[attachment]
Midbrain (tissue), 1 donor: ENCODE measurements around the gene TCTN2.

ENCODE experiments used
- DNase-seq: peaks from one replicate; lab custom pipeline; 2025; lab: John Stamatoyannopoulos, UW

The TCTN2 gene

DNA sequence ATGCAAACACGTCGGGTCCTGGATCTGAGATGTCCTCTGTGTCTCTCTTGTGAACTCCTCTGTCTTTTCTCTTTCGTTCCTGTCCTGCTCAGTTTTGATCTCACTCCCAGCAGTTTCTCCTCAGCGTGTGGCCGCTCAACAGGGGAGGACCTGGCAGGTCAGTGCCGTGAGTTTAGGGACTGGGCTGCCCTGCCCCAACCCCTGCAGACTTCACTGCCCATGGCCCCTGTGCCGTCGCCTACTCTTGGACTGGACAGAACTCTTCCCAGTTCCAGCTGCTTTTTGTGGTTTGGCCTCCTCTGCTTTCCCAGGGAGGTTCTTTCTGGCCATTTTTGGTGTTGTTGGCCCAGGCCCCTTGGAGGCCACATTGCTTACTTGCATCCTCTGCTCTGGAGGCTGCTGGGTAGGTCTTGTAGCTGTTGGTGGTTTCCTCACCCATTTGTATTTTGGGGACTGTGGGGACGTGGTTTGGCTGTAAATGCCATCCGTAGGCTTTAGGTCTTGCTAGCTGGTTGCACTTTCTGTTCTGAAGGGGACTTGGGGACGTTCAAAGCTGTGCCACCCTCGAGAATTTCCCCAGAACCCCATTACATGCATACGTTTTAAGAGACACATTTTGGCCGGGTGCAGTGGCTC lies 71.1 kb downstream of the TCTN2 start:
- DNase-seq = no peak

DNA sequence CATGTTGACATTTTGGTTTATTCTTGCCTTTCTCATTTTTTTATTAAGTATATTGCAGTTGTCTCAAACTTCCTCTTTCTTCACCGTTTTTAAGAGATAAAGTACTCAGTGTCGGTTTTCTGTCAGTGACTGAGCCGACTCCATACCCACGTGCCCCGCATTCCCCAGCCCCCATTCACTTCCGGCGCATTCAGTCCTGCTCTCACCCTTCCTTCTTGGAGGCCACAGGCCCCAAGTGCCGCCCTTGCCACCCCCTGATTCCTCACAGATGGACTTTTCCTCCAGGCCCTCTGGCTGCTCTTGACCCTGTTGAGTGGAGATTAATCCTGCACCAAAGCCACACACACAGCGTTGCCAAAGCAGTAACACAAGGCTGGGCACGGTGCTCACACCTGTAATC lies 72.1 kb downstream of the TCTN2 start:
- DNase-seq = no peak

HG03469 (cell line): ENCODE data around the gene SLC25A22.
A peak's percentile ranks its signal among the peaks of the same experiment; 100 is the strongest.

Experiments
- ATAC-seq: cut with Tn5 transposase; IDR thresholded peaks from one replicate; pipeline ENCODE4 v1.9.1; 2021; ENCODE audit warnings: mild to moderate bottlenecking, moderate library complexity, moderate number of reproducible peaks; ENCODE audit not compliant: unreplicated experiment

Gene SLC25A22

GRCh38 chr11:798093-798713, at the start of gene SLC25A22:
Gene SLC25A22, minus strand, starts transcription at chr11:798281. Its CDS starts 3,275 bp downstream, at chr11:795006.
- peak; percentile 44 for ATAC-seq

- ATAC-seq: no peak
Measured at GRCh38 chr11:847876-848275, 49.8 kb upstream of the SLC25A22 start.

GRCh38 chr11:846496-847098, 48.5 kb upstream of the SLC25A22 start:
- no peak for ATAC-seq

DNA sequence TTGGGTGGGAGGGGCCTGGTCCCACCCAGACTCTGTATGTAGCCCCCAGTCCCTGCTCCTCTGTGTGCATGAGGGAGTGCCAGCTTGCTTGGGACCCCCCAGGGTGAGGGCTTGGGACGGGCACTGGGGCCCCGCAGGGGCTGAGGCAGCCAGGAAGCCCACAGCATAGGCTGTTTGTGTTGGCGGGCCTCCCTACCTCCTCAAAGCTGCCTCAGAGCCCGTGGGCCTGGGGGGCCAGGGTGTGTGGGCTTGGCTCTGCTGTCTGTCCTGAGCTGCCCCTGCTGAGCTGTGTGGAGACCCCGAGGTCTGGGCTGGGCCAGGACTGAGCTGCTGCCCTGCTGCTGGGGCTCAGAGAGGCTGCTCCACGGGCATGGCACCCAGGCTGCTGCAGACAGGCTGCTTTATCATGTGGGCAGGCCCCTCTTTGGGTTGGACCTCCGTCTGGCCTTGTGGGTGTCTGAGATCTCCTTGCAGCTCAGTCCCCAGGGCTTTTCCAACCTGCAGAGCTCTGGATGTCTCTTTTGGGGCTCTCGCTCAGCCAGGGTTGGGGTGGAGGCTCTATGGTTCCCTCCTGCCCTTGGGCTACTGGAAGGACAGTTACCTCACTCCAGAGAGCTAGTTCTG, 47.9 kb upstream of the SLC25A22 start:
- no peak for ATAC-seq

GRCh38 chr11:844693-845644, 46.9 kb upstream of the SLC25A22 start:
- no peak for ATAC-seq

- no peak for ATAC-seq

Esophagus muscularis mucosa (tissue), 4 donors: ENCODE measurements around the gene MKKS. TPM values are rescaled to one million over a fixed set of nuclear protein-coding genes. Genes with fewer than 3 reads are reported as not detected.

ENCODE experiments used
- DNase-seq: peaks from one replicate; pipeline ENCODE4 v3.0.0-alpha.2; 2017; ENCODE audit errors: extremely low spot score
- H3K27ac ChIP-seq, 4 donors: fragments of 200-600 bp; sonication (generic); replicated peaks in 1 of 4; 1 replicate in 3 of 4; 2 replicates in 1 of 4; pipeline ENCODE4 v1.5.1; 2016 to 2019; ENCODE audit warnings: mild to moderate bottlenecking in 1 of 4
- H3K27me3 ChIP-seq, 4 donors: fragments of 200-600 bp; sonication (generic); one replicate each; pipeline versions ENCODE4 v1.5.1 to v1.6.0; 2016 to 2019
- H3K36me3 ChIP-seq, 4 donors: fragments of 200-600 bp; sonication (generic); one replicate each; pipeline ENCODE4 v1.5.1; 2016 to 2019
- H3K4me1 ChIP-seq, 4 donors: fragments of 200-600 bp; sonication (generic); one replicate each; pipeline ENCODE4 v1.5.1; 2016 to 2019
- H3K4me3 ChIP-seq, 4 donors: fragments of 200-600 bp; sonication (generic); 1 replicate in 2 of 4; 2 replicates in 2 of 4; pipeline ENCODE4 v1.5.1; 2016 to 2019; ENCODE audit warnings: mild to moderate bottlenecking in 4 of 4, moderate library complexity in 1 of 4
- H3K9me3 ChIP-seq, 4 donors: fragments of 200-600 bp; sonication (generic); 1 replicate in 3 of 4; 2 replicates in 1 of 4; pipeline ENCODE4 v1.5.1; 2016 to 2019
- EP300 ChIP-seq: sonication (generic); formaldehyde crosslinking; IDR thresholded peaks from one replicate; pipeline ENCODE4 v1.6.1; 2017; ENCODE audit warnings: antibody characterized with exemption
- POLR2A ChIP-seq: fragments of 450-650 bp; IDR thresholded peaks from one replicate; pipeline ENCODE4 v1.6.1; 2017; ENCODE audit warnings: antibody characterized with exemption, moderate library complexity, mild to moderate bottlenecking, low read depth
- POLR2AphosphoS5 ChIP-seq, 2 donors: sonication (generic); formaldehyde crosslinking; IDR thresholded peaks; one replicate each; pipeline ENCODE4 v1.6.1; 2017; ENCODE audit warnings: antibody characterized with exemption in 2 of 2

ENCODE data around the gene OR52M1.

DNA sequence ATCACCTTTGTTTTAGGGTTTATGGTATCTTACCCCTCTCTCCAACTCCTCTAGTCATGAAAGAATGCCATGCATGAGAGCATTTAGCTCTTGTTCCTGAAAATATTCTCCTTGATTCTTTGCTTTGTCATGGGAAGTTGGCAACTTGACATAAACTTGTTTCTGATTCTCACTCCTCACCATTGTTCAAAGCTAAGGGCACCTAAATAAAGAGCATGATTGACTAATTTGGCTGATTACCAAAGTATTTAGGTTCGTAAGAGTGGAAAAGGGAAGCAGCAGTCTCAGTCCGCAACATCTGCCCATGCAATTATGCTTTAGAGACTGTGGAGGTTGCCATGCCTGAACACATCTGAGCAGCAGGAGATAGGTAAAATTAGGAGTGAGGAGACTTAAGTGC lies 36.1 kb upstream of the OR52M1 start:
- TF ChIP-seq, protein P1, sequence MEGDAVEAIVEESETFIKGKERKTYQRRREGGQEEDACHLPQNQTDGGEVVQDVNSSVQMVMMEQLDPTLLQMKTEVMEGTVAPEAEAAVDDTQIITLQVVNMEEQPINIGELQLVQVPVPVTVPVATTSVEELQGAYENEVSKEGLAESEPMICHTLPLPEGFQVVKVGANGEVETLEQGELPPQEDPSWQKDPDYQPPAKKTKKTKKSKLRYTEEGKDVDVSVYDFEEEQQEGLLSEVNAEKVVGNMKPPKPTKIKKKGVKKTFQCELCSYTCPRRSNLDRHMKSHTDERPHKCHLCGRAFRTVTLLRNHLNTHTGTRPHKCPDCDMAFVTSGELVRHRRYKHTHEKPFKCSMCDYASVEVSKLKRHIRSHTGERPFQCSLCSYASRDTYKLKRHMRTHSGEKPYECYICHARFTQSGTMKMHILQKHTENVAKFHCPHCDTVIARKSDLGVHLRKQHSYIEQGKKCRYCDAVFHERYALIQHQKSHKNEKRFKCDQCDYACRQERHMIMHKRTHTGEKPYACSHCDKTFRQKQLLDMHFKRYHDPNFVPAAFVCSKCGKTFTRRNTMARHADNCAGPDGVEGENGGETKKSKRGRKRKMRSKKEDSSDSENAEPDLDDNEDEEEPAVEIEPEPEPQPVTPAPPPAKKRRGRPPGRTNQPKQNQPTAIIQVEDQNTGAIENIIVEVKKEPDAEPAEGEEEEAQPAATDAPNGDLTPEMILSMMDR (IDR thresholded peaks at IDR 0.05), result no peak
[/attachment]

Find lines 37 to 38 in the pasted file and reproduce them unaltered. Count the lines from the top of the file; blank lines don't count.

- POLR2AphosphoS5 ChIP-seq, 2 donors: sonication (generic); formaldehyde crosslinking; IDR thresholded peaks; one replicate each; pipeline ENCODE4 v1.6.1; 2017; ENCODE audit warnings: antibody characterized with exemption in 2 of 2

ENCODE data around the gene OR52M1.